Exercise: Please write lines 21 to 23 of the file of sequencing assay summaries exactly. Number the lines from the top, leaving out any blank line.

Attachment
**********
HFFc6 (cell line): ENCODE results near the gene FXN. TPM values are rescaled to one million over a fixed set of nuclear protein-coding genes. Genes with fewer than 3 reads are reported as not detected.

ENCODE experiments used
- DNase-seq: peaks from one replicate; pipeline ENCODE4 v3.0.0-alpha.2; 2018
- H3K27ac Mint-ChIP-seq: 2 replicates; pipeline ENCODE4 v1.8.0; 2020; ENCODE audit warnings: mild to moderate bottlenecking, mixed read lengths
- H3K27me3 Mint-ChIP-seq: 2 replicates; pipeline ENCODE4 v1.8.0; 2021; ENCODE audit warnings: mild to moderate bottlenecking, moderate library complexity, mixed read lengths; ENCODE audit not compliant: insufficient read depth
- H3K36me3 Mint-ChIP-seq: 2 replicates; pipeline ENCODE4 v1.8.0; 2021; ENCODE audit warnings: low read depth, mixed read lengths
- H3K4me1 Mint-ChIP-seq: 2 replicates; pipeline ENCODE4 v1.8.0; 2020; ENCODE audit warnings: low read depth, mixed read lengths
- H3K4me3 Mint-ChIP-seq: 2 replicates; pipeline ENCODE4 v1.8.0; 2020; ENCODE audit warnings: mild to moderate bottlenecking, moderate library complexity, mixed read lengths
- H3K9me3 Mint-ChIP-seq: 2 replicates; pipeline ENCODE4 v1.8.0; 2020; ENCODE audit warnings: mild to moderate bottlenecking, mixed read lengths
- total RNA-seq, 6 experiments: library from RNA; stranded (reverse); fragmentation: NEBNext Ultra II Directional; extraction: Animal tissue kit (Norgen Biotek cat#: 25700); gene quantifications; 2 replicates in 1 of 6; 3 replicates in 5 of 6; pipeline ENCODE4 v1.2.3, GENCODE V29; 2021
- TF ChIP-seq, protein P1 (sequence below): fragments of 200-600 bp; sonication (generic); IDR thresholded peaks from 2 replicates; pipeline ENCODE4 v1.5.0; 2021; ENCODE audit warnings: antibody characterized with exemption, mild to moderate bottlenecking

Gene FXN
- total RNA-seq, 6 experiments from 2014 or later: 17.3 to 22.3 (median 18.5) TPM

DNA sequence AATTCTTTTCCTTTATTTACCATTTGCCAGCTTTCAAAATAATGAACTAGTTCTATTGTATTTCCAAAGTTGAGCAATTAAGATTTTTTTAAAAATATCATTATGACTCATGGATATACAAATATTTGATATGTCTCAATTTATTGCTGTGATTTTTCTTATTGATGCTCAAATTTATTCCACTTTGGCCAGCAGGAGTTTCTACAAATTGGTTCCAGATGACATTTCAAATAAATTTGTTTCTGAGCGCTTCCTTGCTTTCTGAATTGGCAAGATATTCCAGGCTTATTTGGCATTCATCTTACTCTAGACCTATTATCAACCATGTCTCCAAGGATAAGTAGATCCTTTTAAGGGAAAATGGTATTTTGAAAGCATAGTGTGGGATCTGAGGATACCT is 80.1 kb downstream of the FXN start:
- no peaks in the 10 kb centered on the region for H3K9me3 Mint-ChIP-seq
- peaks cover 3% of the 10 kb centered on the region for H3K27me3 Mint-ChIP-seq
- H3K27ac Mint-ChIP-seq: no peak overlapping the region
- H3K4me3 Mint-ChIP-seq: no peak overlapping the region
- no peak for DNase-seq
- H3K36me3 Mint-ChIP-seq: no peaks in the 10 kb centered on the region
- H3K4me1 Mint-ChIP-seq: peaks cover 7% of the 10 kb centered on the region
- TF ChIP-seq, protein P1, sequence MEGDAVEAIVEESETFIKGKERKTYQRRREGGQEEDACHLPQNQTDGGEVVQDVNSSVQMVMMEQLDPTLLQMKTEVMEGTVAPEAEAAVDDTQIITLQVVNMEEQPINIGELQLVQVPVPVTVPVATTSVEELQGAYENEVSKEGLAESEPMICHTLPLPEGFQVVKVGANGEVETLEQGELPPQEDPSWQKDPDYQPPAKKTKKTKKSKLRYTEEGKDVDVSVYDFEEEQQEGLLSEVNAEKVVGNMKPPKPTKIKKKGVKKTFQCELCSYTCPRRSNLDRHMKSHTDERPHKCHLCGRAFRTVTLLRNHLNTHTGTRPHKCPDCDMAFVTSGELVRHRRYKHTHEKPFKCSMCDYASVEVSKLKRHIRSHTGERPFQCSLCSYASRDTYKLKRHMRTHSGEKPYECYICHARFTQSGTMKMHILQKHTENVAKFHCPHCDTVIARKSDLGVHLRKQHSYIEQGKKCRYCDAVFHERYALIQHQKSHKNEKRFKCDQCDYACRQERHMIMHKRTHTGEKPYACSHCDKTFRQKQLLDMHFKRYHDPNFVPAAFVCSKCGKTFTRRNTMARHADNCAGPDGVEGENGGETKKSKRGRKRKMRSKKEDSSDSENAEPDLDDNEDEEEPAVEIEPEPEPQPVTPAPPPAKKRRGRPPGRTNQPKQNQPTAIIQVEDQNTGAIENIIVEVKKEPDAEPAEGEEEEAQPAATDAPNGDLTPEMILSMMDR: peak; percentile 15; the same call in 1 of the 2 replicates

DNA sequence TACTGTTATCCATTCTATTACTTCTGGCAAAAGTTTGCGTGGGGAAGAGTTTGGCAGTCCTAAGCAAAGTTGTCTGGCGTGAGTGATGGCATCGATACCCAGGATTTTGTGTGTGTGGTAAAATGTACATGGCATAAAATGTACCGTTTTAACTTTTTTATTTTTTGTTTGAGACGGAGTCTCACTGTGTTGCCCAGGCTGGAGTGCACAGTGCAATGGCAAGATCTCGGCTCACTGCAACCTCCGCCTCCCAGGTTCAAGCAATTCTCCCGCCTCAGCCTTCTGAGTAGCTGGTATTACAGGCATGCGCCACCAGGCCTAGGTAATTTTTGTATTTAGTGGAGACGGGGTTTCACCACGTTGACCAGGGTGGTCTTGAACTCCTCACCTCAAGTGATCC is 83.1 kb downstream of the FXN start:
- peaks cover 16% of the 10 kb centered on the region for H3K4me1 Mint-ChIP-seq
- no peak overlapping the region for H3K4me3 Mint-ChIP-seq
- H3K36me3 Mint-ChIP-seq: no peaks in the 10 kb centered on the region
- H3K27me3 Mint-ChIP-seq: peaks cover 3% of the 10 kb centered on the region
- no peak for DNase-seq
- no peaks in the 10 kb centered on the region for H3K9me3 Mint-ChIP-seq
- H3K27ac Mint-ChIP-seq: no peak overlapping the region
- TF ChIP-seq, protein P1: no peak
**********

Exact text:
- H3K4me1 Mint-ChIP-seq: peaks cover 7% of the 10 kb centered on the region
- TF ChIP-seq, protein P1, sequence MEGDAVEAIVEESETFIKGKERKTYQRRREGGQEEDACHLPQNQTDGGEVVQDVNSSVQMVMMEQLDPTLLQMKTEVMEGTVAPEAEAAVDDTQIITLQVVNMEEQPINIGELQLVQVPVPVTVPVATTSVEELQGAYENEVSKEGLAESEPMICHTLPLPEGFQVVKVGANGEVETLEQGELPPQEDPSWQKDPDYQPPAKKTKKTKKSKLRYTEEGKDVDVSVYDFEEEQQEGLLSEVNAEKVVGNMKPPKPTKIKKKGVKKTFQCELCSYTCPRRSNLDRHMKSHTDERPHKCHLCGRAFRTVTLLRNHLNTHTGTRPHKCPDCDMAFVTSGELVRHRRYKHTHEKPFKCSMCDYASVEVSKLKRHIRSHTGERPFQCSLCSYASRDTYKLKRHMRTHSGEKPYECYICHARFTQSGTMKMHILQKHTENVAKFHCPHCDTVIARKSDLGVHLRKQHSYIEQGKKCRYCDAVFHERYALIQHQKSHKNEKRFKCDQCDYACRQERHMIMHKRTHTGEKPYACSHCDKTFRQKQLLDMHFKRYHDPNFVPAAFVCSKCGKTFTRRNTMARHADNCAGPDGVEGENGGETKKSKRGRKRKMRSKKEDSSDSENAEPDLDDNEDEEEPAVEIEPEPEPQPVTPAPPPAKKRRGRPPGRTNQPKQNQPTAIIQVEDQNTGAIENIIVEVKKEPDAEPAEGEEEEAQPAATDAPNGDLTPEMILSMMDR: peak; percentile 15; the same call in 1 of the 2 replicates

DNA sequence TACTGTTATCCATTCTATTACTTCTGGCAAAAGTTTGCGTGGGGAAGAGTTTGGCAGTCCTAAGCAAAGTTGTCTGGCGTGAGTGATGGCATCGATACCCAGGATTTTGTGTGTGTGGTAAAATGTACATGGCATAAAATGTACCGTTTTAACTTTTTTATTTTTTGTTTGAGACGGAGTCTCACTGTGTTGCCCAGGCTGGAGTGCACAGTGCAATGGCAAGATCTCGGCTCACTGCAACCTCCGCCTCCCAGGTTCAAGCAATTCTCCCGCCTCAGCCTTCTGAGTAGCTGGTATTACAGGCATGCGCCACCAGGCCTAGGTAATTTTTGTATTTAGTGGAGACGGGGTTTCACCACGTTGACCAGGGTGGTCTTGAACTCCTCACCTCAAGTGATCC is 83.1 kb downstream of the FXN start: